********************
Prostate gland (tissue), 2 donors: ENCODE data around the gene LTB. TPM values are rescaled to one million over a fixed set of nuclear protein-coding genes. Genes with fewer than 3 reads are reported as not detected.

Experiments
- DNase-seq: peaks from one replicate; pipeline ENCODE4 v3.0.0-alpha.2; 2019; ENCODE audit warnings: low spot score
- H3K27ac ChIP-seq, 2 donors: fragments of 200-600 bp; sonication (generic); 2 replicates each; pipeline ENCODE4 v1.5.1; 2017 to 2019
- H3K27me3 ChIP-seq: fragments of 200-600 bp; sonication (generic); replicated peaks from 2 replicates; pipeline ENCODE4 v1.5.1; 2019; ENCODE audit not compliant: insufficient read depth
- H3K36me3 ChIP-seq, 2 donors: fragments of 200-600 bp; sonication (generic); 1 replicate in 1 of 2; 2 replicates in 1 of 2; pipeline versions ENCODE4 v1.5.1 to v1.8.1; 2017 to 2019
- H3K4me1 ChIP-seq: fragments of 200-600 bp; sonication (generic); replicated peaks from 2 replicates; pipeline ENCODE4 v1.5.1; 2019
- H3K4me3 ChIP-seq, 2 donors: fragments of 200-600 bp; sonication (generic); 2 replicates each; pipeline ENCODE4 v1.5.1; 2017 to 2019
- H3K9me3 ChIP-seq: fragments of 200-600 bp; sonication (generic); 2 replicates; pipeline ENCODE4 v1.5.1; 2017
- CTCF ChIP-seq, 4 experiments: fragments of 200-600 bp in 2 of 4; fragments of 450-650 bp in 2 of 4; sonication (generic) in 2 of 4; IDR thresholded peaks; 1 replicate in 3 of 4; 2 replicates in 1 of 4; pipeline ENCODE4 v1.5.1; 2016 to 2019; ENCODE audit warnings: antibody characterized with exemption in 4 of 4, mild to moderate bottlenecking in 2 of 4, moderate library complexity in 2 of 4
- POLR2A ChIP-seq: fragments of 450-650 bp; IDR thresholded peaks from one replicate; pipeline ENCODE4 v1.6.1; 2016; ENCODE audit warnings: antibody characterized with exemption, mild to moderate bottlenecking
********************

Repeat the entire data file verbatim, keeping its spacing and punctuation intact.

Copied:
Prostate gland (tissue), 2 donors: ENCODE data around the gene LTB. TPM values are rescaled to one million over a fixed set of nuclear protein-coding genes. Genes with fewer than 3 reads are reported as not detected.

Experiments
- DNase-seq: peaks from one replicate; pipeline ENCODE4 v3.0.0-alpha.2; 2019; ENCODE audit warnings: low spot score
- H3K27ac ChIP-seq, 2 donors: fragments of 200-600 bp; sonication (generic); 2 replicates each; pipeline ENCODE4 v1.5.1; 2017 to 2019
- H3K27me3 ChIP-seq: fragments of 200-600 bp; sonication (generic); replicated peaks from 2 replicates; pipeline ENCODE4 v1.5.1; 2019; ENCODE audit not compliant: insufficient read depth
- H3K36me3 ChIP-seq, 2 donors: fragments of 200-600 bp; sonication (generic); 1 replicate in 1 of 2; 2 replicates in 1 of 2; pipeline versions ENCODE4 v1.5.1 to v1.8.1; 2017 to 2019
- H3K4me1 ChIP-seq: fragments of 200-600 bp; sonication (generic); replicated peaks from 2 replicates; pipeline ENCODE4 v1.5.1; 2019
- H3K4me3 ChIP-seq, 2 donors: fragments of 200-600 bp; sonication (generic); 2 replicates each; pipeline ENCODE4 v1.5.1; 2017 to 2019
- H3K9me3 ChIP-seq: fragments of 200-600 bp; sonication (generic); 2 replicates; pipeline ENCODE4 v1.5.1; 2017
- CTCF ChIP-seq, 4 experiments: fragments of 200-600 bp in 2 of 4; fragments of 450-650 bp in 2 of 4; sonication (generic) in 2 of 4; IDR thresholded peaks; 1 replicate in 3 of 4; 2 replicates in 1 of 4; pipeline ENCODE4 v1.5.1; 2016 to 2019; ENCODE audit warnings: antibody characterized with exemption in 4 of 4, mild to moderate bottlenecking in 2 of 4, moderate library complexity in 2 of 4
- POLR2A ChIP-seq: fragments of 450-650 bp; IDR thresholded peaks from one replicate; pipeline ENCODE4 v1.6.1; 2016; ENCODE audit warnings: antibody characterized with exemption, mild to moderate bottlenecking